A memorial in Barmaky, Ukraine, marks where Oleksandr Muzychko of the Right Sector group died. A government report said that he shot himself.
Mystery Surrounds Death of Fiery Ukrainian Activist

By ANDREW HIGGINS

Oleksandr Muzychko's gun-waving tactics and anger, largely directed against Russia, won him both admirers and enemies.
For more world news, go to NYTimes.com/World »
U.S.
Abbie Barronian, left, and Ellie Graves browsed at Elliott Bay Book Company in Seattle. The store last year turned its first substantial profit in nearly 20 years.
Bookstores in Seattle Soar, and Embrace an Old Nemesis: Amazon.com

By KIRK JOHNSON

Though many independent bookstores have blamed the giant online retailer for their struggles, there are signs of a thaw in tensions in Seattle, as many Amazon employees are buying books in brick-and-mortar shops.
Keith McBurnett, a scientist, said,
Idea of New Attention Disorder Spurs Research, and Debate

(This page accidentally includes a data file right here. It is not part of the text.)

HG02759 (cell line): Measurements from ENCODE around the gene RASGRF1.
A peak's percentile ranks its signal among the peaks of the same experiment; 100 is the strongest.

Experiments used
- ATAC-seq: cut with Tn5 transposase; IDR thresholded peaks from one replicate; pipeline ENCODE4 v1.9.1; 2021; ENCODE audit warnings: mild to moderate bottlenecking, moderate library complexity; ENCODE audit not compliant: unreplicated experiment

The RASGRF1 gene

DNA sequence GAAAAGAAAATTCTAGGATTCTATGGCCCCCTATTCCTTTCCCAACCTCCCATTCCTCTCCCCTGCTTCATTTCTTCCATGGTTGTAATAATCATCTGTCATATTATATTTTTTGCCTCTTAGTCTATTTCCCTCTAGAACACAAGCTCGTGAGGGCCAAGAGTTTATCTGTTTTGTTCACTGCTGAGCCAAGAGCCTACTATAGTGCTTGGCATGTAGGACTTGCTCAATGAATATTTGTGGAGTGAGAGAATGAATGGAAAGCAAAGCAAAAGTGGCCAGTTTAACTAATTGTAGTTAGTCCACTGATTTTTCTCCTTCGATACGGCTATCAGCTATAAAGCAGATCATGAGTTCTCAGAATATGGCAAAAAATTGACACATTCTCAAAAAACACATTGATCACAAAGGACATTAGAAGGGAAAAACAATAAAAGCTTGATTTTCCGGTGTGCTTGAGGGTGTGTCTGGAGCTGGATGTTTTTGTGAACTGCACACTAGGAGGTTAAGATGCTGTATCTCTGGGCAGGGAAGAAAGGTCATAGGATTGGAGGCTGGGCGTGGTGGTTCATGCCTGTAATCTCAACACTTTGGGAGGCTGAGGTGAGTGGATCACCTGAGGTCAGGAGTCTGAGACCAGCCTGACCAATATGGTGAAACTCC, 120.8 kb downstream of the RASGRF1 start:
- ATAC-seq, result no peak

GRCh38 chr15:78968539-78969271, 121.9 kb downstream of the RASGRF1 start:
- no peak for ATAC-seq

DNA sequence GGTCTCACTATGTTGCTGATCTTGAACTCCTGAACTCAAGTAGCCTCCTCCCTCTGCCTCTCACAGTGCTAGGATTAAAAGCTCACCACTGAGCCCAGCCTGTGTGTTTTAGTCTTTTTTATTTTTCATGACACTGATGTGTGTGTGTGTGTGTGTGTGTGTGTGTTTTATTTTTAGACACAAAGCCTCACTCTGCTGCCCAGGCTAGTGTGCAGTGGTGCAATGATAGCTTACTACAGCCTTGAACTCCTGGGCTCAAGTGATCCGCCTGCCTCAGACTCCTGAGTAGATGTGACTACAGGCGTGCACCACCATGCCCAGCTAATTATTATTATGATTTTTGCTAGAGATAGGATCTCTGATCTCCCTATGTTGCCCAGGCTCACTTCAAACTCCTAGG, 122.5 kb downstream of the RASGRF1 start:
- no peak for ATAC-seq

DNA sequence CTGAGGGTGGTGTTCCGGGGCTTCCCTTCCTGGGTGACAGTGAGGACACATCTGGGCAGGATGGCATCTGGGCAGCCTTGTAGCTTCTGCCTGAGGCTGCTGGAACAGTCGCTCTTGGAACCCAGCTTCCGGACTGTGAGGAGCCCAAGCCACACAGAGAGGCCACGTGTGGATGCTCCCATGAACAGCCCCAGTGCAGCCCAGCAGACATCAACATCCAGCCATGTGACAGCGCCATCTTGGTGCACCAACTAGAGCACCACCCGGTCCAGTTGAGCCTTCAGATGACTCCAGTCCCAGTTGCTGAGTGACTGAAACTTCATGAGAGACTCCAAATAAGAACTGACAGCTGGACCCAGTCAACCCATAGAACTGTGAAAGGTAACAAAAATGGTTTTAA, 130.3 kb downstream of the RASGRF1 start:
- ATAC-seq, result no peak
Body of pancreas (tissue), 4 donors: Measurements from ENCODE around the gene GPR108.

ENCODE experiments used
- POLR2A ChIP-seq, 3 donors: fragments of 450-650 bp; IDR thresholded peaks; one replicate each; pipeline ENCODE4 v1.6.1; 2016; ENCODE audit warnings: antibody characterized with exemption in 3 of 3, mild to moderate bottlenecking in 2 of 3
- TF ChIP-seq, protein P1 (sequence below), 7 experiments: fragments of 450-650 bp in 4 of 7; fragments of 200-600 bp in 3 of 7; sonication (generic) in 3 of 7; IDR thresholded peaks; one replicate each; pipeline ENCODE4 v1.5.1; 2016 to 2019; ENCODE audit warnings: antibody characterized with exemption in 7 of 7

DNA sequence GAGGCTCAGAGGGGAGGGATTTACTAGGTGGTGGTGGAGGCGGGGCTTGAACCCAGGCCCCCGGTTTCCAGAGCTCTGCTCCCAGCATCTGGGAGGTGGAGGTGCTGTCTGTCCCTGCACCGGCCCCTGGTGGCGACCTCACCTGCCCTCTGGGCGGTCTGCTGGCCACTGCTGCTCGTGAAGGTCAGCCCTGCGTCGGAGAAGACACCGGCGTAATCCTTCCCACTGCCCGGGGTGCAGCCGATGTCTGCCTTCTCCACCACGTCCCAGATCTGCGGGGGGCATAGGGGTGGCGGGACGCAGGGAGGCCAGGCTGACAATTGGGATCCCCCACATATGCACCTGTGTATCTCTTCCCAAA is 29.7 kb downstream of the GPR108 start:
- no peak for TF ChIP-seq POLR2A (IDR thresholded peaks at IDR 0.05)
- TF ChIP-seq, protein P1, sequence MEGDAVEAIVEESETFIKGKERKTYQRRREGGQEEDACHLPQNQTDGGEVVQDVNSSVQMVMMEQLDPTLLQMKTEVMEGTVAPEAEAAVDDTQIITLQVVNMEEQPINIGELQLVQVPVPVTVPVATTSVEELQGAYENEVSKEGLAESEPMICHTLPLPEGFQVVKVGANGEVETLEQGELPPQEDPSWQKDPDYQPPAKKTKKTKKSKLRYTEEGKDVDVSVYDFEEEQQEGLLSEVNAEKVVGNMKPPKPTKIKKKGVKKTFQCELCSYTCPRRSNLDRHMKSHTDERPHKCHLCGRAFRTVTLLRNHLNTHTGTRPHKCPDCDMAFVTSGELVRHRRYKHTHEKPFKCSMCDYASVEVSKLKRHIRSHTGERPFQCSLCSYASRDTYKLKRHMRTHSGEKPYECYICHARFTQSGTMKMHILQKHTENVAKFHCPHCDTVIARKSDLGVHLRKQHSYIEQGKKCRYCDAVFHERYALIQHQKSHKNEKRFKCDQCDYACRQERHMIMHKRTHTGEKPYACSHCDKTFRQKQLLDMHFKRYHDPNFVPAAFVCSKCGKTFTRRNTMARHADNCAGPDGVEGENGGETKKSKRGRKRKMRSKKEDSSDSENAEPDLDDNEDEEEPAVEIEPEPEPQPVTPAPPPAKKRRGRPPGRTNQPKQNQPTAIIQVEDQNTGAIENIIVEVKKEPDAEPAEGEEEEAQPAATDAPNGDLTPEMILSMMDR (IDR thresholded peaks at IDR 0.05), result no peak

By ALAN SCHWARZ

Powerful figures in mental health are claiming to have identified a new disorder, sluggish cognitive tempo, that could widely expand the ranks of young people treated for attention problems.
U.S. Denies It Knew of Heartbleed Bug on the Web

By DAVID E. SANGER and NICOLE PERLROTH

The White House denied that the N.S.A. and other agencies had known about the security flaw that has created fears over the vulnerability of passwords and other data of Internet users.
For more U.S. news, go to NYTimes.com/US »
Politics
Clockwise from top left: Senators Mark Pryor of Arkansas, Mark Begich of Alaska, Kay Hagan of North Carolina and Mary L. Landrieu of Louisiana, all Democrats, are facing challenges from Republicans generously aided by outside conservative groups.
Big G.O.P. Donors Stir Senate Runs

By NICHOLAS CONFESSORE

Democrats in races that will help determine control of the Senate are burning through campaign cash as they fend off attacks from conservative groups.
Senator Al Franken, a Minnesota Democrat, is known among colleagues for his diligence, particularly on antitrust matters.